FORT STEWART, Ga. - From July 18 to Aug. 8, Reserve Officers' Training Corps cadets from all over the country participated in the Cadet Troop Leader Training here. Two of these individuals, Cadet Ben Matthews of North Carolina State University, and Cadet Cameron Macdonald of the University of Missouri, received mentorship under officers like 2nd Lt. Maretie Wagner, executive officer of 632nd Maintenance Company, 87th Combat Sustainment Support Battalion, 3rd Sustainment Brigade, Third Infantry Division.

After approximately 30 days of the Leader Development and Assessment Course, they came to Fort Stewart for CTLT.

"Every day they just hung out with their platoon and kind of learned the jobs of the platoon and the sections," said 2nd Lt. Wagner, who taught things like initial counseling, daily responsibilities, and battle rhythms during her time as a sponsor. "Everyone was involved, all the way up to the division level."

"Everything we've been exposed to in the military thus far has been pseudo infantry stuff," Cadet Mathews said. "So it was cool to come out and see people with an actual MOS actually do their job." The approximately three-week leadership program involved diving head first into working with a real unit as they did field exercises and handled the daily responsibilities of a maintenance unit. The cadets, under the guidance of their mentors, learned how to write counseling statements and NCOERS, and collaborated with platoon sergeants. Such shadowing and emersion was considered an essential and valuable experience that the cadets could take with them on their journey towards commissioning."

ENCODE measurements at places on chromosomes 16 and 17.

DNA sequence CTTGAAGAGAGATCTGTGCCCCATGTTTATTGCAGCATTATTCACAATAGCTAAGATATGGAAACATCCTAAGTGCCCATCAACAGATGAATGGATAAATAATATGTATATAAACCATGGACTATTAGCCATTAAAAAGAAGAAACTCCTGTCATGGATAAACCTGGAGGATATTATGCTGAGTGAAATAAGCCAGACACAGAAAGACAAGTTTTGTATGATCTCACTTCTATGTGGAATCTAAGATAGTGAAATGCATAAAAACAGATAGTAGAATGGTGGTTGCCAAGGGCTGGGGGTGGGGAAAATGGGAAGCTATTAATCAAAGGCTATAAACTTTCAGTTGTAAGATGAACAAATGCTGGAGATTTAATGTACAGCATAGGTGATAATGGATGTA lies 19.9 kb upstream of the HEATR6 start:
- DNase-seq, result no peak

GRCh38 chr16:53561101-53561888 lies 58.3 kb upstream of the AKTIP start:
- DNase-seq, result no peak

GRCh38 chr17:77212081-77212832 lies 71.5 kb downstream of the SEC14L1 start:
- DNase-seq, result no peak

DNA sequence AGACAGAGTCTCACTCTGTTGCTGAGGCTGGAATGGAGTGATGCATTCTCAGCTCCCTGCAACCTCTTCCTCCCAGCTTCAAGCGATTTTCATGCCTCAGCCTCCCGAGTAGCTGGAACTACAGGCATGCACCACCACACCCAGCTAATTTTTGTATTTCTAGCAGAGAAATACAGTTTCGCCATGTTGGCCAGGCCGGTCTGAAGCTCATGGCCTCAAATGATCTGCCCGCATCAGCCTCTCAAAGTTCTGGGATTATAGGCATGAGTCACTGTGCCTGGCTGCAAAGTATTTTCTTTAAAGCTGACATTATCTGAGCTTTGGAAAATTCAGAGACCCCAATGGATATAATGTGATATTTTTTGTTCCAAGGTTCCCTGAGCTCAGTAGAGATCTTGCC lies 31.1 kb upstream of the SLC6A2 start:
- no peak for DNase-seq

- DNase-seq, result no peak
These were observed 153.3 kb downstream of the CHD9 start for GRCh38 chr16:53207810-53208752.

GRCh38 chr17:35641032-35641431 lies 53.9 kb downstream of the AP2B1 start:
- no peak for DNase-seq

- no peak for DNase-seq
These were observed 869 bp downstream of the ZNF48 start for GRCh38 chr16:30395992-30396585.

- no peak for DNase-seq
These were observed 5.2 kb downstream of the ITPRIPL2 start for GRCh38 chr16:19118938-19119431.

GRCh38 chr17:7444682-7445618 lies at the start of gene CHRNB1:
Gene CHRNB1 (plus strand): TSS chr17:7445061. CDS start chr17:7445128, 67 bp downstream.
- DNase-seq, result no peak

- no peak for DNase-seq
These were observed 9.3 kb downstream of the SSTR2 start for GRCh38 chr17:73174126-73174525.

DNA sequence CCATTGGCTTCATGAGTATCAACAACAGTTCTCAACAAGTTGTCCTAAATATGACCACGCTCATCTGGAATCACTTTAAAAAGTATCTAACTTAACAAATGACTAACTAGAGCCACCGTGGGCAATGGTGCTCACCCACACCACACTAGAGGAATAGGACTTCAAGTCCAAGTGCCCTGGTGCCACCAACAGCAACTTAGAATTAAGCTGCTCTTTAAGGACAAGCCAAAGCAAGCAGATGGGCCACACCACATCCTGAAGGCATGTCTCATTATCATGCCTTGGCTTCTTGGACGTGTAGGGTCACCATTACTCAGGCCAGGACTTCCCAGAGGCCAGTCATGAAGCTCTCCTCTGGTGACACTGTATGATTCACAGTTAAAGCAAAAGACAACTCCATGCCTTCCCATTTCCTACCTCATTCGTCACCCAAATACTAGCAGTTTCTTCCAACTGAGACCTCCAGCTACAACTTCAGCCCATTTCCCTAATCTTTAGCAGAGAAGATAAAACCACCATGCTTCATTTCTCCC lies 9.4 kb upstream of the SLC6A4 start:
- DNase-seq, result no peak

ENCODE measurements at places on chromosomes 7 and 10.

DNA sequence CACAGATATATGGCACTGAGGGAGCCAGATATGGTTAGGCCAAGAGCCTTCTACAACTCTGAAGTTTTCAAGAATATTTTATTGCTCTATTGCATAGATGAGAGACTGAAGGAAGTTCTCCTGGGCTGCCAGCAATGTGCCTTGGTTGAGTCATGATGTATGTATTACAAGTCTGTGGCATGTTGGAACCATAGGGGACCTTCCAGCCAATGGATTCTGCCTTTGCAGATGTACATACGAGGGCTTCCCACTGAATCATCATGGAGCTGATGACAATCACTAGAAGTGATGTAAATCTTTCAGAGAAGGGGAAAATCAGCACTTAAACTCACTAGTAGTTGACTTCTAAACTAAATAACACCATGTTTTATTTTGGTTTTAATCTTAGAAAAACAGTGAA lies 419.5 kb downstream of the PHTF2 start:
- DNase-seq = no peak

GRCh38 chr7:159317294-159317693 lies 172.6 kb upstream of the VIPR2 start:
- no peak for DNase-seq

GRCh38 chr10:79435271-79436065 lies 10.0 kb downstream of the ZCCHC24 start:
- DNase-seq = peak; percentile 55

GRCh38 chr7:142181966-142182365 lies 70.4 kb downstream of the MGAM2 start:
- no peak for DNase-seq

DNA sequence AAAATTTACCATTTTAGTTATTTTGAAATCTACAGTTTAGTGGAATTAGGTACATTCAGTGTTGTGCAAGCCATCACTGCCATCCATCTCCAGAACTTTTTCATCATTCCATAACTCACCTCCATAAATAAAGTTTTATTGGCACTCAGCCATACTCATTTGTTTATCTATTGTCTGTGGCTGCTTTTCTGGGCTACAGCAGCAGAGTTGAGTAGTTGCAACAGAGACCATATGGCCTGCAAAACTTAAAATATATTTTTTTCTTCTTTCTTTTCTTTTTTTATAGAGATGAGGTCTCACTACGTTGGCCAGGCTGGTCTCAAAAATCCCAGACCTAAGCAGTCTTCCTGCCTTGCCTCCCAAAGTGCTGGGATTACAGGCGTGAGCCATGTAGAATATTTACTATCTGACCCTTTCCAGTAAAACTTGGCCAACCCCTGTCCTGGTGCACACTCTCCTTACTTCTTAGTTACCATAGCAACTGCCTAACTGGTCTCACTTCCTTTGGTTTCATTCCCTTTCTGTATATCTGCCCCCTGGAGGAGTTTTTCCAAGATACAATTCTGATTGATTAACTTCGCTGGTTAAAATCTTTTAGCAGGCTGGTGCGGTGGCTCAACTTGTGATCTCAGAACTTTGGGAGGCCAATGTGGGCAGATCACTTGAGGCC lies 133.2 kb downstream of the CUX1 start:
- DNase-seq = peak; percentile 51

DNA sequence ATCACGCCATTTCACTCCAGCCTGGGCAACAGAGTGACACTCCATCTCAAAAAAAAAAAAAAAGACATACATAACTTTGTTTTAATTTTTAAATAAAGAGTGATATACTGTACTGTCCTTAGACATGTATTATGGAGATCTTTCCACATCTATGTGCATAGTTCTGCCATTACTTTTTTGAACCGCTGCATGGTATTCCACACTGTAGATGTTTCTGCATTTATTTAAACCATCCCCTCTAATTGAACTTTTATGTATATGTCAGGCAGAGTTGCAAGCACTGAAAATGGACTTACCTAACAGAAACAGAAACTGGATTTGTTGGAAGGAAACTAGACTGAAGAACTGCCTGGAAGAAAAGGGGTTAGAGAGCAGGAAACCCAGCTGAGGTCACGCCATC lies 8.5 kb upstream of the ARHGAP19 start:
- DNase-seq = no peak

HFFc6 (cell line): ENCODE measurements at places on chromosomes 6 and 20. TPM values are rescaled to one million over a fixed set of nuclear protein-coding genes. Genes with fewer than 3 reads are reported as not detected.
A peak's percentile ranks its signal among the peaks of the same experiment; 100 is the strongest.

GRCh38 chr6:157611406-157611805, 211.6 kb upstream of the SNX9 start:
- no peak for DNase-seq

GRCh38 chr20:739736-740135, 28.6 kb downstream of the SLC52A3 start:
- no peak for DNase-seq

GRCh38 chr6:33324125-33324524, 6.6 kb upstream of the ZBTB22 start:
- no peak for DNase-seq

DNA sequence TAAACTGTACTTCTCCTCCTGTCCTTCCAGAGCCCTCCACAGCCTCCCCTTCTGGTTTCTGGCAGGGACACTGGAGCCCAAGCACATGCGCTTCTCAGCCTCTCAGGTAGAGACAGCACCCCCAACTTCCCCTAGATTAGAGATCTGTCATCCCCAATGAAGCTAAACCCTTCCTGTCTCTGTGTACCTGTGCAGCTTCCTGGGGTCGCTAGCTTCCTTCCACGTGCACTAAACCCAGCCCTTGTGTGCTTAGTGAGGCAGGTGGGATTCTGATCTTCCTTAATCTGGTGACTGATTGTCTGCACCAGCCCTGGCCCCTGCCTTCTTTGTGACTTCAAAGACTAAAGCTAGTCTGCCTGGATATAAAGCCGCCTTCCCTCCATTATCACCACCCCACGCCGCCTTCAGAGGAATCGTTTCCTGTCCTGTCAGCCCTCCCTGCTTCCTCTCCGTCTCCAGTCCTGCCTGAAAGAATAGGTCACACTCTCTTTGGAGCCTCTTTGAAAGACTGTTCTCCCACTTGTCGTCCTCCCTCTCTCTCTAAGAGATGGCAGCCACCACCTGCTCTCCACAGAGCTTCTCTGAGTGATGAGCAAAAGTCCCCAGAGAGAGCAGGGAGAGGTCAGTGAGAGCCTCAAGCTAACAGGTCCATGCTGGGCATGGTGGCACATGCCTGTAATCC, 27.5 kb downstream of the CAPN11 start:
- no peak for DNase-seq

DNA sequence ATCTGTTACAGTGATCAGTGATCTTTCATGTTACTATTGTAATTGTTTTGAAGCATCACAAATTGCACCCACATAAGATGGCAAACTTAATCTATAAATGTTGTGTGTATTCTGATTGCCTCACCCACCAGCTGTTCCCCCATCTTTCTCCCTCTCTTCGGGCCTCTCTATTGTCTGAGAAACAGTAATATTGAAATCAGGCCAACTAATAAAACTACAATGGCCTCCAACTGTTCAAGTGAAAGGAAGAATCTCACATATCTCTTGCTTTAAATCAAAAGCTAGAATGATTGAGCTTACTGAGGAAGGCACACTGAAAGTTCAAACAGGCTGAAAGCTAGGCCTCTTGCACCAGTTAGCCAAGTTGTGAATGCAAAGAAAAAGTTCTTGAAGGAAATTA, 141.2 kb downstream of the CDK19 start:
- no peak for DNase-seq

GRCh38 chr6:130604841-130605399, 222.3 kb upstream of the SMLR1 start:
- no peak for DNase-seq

"It gave me a lot to bring back to my campus, because as a senior cadet I'm going to be teaching the younger cadets," Cadet Matthews said. "So with a taste of the real Army I feel like I'll be able to help them more."

The experience even made Cadet Matthews change his career plans. He has decided to go active duty once he is finished with his training.

Cadet Macdonald is looking forward to his life as an officer, and hopefully, to getting an assignment overseas. He believes this experience gives him a leg up when it comes to leading soldiers, wherever his career may take him.

"I think that giving a cadet the opportunity to come in for a couple of weeks and be a leader does get them ahead of the game," Cadet Macdonald said.

The cadets chosen for this program were made up of 10 junior year volunteers. Only eight slots were available. The cadets were ranked on an honor of merit list that allowed the top volunteers an opportunity to experience the Army they will soon serve form the inside out.

"It was a very good experience," said Cadet Macdonald of working with the Soldiers in his adopted unit during CTLT. "They definitely opened their arms to me and taught me a lot."